Guidelines in Europe have tended to become more user-friendly meaning that they make sense to general cardiologists. I believe that this development will continue because it is the implementation capacity of guidelines in everyday practice that has a true impact on health. Apps developed to help the practising physician based on a case may be of further assistance and that needs development; although, a lot has already been done in this area.

What current technologies, techniques or therapies are showing the most effective results in the treatment of heart failure?

Cardiac resynchronisation therapy (CRT), implementation of medical therapy, lifestyle adjustments and remote monitoring of arrhythmia parameters and central pressures.


What is your view on autonomic regulation therapies for heart failure treatment?

Following some enthusiasm I now have an open mind. The concept theoretically is great. But spinal cord stimulation (as it was delivered in the DEFEAT study, which I participated in) did not work, vagal stimulation as evidenced from the NECTAR study also did not work and renal denervation need to find its role. Baroreceptor stimulation may have the greatest promise in particular if it can halt disease progression in patients with hypertension and with diastolic dysfunction.


You have dedicated a considerable part of your career to teaching and training; could you describe your greatest achievement in this area?

I am proud of having created the first European Heart Rhythm Association (EHRA) exam in cardiac pacing together with professor Jose Merino. It was a true challenge to develop the first bank of questions and I had great help from my Swedish colleagues Dr Fredrik Gadler and Dr Johan Brandt, professor Jacques Clementy from France, and Dr Lars-Immo Krämer from Germany as well as the EHRA team. I am also proud to have helped to initiate EP Fellows, a teaching initiative of professor Pedro Brugada for young electrophysiologists in training, which also gives them a great European network and the basis for taking the EHRA exam in EP, pacing or both.

Additionally, giving didactic courses in cardiac pacing at Cardiostim – EHRA EUROPACE meetings with Philippe Ritter has been a true pleasure.


You are currently the Scientific Program chair of the European Heart Rhythm Association (EHRA) EUROPACE – Cardiostim; could you tell us what the highlights of this year’s Congress are?

The highlights of this year’s Congress include live sessions from Milan covering atrial fibrillation ablation, left atrial appendage (LAA) occlusion device placement and CRT. Additonally, electrocardiogram (ECG) interpretation sessions will be taught with world experts. Delegates will also learn about leadless pacing, arrhtyhmias and ablations in grown-up congenital heart disease and paediatric disease, gender aspects of arrhythmia and ablation techniques for ventricular tachycardia and atrial fibrillation. We will also have a late-breaking clinical trials session, young investigators awards for clinical as well as basic research. New for this year are highest graded abstract poster sessions and allied professional dedicated sessions both in Italian and English. There is also a session on the best innovations for doctors and another for the industry. The Young EP committee has sessions on the best research and case presentations discussed with peers. We have three honorary lectures to be presented by Melvin Scheinmann, Gunther Breithardt and Jean-Claude Daubert. The collaboration with EUROPACE has been a pleasure with the great help of my co-chair professor Michael Glikson from Tel Aviv, Israel, and the scientific programme committee as well as the expert help of the EHRA team, in particular that of Mr Damian Basto.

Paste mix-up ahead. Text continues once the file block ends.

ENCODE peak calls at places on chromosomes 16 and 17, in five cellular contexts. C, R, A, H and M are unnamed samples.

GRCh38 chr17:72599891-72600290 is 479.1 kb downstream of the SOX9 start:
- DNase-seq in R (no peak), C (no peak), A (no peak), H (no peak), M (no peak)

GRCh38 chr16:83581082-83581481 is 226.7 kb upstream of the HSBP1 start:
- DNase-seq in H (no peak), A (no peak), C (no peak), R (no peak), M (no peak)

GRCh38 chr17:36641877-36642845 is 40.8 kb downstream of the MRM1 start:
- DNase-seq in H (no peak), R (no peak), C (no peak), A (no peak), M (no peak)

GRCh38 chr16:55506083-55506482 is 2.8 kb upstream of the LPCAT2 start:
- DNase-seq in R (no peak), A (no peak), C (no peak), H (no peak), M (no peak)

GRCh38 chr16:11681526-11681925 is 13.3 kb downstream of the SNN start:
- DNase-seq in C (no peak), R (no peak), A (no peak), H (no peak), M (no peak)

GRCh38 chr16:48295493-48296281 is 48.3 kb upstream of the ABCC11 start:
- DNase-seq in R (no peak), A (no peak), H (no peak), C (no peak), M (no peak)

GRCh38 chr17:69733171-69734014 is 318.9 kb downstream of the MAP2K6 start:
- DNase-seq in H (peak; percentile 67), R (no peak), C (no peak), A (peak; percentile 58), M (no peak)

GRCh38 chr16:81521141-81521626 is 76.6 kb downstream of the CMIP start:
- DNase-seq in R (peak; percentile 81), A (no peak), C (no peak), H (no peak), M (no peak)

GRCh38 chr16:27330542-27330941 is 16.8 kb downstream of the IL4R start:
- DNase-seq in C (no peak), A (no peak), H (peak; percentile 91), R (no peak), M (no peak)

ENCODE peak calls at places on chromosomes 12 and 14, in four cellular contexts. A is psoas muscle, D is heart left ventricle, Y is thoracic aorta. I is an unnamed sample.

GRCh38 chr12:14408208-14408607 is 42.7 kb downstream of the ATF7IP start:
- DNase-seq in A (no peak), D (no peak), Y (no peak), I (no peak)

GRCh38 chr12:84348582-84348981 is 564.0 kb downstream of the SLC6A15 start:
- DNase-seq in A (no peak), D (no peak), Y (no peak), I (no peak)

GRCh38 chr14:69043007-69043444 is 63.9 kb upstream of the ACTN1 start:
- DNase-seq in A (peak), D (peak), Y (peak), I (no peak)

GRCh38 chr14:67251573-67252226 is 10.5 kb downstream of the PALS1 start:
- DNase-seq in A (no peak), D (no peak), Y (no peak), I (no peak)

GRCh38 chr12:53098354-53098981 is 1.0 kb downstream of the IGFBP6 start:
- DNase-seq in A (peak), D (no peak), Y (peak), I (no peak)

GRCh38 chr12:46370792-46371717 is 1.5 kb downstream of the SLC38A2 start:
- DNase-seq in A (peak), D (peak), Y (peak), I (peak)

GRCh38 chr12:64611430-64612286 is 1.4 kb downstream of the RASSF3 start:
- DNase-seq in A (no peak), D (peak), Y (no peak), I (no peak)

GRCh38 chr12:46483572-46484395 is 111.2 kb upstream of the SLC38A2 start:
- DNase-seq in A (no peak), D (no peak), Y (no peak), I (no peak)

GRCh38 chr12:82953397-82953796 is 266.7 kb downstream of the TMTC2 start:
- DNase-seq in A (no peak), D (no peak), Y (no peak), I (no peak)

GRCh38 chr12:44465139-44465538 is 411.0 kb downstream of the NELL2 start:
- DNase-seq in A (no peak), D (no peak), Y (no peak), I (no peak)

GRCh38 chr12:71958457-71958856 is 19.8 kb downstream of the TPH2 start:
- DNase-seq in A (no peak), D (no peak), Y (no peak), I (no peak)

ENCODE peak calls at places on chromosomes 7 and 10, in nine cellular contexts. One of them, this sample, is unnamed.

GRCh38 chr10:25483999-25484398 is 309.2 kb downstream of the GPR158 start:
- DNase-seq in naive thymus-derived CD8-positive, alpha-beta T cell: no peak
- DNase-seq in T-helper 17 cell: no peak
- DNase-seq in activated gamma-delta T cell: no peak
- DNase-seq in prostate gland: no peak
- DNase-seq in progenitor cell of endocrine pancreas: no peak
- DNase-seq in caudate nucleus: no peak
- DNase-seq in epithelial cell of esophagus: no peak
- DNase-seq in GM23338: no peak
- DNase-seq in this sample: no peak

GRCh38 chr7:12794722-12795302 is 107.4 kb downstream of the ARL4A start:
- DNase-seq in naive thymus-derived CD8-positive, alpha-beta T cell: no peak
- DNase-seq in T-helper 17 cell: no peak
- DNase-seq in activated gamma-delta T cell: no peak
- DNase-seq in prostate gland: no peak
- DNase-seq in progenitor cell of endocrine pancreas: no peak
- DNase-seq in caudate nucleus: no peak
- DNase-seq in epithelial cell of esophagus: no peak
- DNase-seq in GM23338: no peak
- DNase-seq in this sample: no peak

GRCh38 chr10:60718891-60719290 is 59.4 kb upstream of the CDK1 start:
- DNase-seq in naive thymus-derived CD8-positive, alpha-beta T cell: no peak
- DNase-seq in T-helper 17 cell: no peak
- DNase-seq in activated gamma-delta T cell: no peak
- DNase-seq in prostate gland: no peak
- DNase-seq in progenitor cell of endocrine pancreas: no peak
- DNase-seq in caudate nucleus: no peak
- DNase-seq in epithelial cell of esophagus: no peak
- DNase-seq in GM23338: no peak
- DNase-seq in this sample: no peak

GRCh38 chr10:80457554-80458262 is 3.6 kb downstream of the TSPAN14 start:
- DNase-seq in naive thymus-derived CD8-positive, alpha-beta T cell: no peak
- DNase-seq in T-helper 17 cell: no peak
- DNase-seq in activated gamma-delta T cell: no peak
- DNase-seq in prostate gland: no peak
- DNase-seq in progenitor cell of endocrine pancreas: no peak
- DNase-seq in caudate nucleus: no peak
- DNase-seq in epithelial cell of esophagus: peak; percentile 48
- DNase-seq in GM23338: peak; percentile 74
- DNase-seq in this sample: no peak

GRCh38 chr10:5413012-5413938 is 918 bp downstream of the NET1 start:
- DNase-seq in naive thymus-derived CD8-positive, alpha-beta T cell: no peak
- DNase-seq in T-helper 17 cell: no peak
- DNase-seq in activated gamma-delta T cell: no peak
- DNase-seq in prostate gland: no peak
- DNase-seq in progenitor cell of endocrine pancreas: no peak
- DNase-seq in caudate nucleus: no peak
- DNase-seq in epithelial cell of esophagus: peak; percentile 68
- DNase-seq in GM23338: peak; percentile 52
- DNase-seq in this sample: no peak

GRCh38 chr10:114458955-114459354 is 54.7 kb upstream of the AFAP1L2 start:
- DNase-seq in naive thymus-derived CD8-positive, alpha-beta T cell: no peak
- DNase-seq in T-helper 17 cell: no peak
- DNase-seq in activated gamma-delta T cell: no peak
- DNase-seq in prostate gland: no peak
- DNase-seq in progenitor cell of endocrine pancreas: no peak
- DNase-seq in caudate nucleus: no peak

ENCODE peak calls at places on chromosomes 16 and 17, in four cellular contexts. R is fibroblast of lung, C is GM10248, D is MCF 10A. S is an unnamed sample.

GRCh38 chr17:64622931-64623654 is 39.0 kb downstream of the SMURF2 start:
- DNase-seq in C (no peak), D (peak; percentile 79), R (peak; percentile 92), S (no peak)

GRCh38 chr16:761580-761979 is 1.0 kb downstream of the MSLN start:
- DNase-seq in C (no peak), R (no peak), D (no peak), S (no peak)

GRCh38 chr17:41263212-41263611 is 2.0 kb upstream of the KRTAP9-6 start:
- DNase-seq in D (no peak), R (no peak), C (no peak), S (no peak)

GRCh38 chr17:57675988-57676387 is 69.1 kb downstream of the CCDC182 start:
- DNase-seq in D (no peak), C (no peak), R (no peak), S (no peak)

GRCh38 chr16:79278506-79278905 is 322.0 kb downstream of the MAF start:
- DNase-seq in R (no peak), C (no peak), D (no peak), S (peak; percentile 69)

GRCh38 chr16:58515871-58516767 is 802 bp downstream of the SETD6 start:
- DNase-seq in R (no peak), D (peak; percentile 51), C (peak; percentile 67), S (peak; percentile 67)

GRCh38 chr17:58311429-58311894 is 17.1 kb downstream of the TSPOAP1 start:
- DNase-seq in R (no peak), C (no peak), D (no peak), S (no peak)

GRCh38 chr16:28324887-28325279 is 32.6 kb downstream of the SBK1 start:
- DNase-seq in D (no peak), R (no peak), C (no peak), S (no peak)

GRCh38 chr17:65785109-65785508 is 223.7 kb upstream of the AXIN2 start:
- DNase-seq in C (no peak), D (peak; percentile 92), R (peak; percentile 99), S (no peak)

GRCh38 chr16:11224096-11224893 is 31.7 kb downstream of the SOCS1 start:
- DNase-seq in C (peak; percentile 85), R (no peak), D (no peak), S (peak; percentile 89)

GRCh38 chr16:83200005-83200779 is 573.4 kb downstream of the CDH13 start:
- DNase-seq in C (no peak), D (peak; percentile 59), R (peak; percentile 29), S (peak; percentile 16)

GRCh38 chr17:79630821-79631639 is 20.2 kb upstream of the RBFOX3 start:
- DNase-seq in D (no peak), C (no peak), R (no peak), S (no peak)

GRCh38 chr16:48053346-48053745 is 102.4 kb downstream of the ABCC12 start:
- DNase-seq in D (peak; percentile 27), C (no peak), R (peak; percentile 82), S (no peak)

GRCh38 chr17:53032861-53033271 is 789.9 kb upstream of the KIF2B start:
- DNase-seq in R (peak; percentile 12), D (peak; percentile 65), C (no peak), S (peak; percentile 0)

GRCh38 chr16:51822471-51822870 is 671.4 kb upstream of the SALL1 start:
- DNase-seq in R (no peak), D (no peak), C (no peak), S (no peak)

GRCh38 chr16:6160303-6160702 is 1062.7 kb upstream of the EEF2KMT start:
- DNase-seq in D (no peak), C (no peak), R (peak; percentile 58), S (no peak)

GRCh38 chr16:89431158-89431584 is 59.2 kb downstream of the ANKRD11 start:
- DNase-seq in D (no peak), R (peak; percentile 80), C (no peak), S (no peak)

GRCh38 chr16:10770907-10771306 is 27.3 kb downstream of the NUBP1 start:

You have been highly involved with EHRA for more than 12 years; in your view what is the biggest impact the Association has had in the field and before that in the former European Working Group of Cardiac Pacing?

The biggest impact is the ability to create a community for the European and associated countries around the Meditarranean area and beyond. EHRA has an immense impact by bulding-up education and examinations in cardiac pacing, CRT and clinical electrophysiology through the accreditation committee. The Association has also benefited our community by giving research grants to fellows, visualising the field of arrhythmology, initiating research and by developing our EHRA EUROPACE – Cardiostim meetings into one of the most prominent arrhythmology meetings in the world.


What is needed to improve the delivery of cardiac care in Europe?

Equal implementation of therapy in the European countries. At present, there is under-implementation of therapy in many countries regarding device therapy such as CRT and ICD not to mention curative electrophysiological therapies. To make this possible, a wider recruitment and training of young cardiologists to become arrhythmologists is required.

We need better possibilities to test new device therapies for the purpose of research – economic constraints make it very difficult in most countries at the moment.

Recovery hinges on lifestyle changes for example after atrial fibrillation ablation. We need to become better at follow-up and secondary prevention in all fields of cardiology.


Outside of medicine, what other hobbies or interests do you have?

I read a lot of literature including old classics and current books. I am trying to be up to date following several news channels: CNN, BBC, TV5 and ZDF (German channel) to get a better picture of current events.

I attend cultural events such as opera, arts, concerts and discussions. I have been lately listening to the provocative debates with Bernard-Henry Levy.

I do regular exercise indoors and outdoors and look forward to time for ballet classes. I spend as much time as I can with my daughter and family. Walking in the mountains is another of my great interests.